An Auckland summer wouldn't be complete without mosquitoes taking over my backyard, the Curran St on-ramp to the harbour bridge closing for a reseal, and cruise ship operators belly-aching about their need for better waterfront facilities.
With the $18.6 million transformation of Shed 10 on Queens Wharf into a new terminal underway, you might have thought we would have been spared at least one of these perennial irritations. Silly me.
The $2.5 million automated gangplank about to be erected on Queens Wharf is no longer adequate. Royal Caribbean cruise line boss Gavin Smith says that with super-liners on the horizon, we should have two gangways to avoid bottlenecks when passengers are jostling to get on and off the boats.
The industry has also been lobbying Waterfront Auckland for an extra $5 million to be spent on strengthening Queens Wharf to handle ever-bigger liners, and a further $3 million to plant a mooring pole beyond the wharf for the use of ships longer than the 290m Queens Wharf can handle at present.
With the demands come the usual threats. "If we don't make decisions we are in danger of the cruise ships bypassing us," says Cruise NZ chairman Craig Harris.
If I'm sounding a little jaundiced, it's because none of the proponents or beneficiaries of the improved facilities are offering to fund them. They're expecting Auckland ratepayers to dig even deeper into their pockets for the economic good. Well, the economic good of cruise lines, tourist operators, foreign hoteliers and souvenir and food shops.
Even Ports of Auckland (POAL), Auckland Council's wholly owned commercial expert in such matters, doesn't want to know. It refused to pay for the present upgrading of Shed 10, forcing ratepayers to cover that expense. All heart, POAL has found enough cash to pay for the gangplank and for operating costs of the terminal - but only on the days ships are berthed. If that's not rich enough, ratepayers have to pay annual wharf operating costs of $4.1 million, yet the port company pockets the berthage fees paid by cruise operators.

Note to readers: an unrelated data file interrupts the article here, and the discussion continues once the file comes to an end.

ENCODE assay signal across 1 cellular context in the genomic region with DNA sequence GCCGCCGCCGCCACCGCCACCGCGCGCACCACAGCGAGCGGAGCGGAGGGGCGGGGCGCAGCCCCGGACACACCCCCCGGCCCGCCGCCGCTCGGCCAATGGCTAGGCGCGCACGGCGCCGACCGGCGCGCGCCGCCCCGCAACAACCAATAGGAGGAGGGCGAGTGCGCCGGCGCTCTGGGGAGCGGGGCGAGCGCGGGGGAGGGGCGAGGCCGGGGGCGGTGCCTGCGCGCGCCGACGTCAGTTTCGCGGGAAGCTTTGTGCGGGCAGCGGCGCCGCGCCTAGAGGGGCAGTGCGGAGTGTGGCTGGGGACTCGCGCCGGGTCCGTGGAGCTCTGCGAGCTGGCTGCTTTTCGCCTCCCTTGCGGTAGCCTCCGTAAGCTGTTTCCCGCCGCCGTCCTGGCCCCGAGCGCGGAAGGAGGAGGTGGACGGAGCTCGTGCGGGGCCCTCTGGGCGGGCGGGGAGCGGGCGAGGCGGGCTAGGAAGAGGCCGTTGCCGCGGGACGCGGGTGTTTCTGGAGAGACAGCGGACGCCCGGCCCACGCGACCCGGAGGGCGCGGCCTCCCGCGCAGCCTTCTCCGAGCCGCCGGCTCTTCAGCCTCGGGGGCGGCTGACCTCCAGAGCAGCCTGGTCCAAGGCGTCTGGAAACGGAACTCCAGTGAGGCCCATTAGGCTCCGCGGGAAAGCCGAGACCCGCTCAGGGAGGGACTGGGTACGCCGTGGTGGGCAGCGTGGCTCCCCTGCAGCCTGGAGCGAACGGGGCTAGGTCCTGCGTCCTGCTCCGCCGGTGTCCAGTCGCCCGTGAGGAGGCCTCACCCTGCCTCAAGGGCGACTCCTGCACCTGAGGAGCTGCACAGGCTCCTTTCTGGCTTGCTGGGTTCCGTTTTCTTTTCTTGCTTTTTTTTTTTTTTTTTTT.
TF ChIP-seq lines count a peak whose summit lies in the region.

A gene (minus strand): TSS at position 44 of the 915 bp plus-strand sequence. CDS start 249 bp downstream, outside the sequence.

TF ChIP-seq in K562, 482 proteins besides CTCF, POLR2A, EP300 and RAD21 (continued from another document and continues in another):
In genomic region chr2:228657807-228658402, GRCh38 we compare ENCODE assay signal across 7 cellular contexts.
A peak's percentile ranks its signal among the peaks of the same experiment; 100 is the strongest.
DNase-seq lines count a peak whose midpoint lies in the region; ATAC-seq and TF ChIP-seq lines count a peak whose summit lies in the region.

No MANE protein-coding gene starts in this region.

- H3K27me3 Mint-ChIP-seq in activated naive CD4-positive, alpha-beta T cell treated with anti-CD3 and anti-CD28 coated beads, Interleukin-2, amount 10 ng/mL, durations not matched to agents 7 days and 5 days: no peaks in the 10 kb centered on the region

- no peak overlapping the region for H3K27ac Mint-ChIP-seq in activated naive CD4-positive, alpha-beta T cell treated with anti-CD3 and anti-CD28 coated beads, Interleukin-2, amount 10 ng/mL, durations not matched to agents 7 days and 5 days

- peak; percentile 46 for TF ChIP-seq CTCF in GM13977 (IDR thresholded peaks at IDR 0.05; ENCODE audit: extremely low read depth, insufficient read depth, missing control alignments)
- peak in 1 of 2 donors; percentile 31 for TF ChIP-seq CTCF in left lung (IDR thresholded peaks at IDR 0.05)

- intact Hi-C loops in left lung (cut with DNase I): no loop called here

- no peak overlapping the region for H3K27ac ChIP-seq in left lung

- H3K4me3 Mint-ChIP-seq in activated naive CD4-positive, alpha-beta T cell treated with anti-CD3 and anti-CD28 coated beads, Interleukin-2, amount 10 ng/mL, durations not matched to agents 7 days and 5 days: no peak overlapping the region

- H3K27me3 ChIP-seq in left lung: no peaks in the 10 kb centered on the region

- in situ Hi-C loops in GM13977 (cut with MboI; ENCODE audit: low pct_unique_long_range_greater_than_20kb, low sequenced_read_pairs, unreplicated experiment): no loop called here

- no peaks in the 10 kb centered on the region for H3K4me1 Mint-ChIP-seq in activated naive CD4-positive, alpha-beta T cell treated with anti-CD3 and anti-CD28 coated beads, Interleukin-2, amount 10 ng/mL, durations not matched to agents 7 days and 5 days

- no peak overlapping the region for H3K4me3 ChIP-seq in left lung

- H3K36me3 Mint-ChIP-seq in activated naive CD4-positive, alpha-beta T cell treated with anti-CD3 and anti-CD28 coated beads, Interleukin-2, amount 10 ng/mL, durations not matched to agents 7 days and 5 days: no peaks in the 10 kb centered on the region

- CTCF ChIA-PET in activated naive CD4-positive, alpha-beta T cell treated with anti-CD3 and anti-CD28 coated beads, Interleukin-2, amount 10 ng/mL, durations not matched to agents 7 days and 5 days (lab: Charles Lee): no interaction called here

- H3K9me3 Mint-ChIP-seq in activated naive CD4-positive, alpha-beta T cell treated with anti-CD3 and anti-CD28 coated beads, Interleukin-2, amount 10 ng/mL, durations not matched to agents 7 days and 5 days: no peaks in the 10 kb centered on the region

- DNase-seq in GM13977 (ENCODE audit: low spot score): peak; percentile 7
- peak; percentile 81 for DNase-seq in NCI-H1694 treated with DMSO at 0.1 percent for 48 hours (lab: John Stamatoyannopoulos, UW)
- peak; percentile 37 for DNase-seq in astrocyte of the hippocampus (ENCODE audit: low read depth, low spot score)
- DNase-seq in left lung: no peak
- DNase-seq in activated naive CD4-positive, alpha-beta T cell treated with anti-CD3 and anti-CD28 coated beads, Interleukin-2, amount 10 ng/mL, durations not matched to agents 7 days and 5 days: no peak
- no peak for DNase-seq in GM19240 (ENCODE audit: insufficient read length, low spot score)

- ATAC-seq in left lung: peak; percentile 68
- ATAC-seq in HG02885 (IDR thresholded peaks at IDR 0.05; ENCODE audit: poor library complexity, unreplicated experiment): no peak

To me, a cruise ship terminal is just another bulk depot for commodities crossing the wharf - in this case humans rather than second-hand cars or containers full of frozen animal parts. Ratepayers are not expected to fund new freezer facilities, or container-lifting straddle carriers. That is rightly the business of the port operator whose expertise we retain to make these kinds of decisions based on solid commercial evidence. The fact POAL doesn't want to get involved, suggests its political masters should be wary of the cruise industry's pleas.
It's hardly a new problem. In January 2008, the Government Urban and Economic Development Office published a discussion paper "addressing cruise ship industry capacity constraints in Auckland". Its purpose was "to identify economic benefits of New Zealand's cruise ship industry", in particular, "economic benefits to the Auckland region".
Among the proposals advanced to provide better facilities was the current Queens Wharf upgrade. The report did note that the "disadvantage" of the Queens Wharf option was that it "may not be able to construct a traditional cost benefit analysis to justify the additional investment". It added, "It is unlikely the POAL would see a redevelopment and management of operations [on Queens Wharf] by the port as commercially viable ..."
The report continued: "The parties responsible for the provision of cruise ship facilities on Auckland waterfront do not capture a significant proportion of the direct spend and flow-on effects from cruise ships, passengers and crew. Positive externalities are captured by airlines, tourism and leisure operators and the retail and hospitality industry. Those providing local cruise ship facilities have few commercial incentives to increase the capacity or quality of waterfront assets." In other words, ratepayers get little return for their investment.
The report muses about how "to overcome the inherent free rider paradigm". Could I suggest making the user pay.By Brian Rudman Email Brian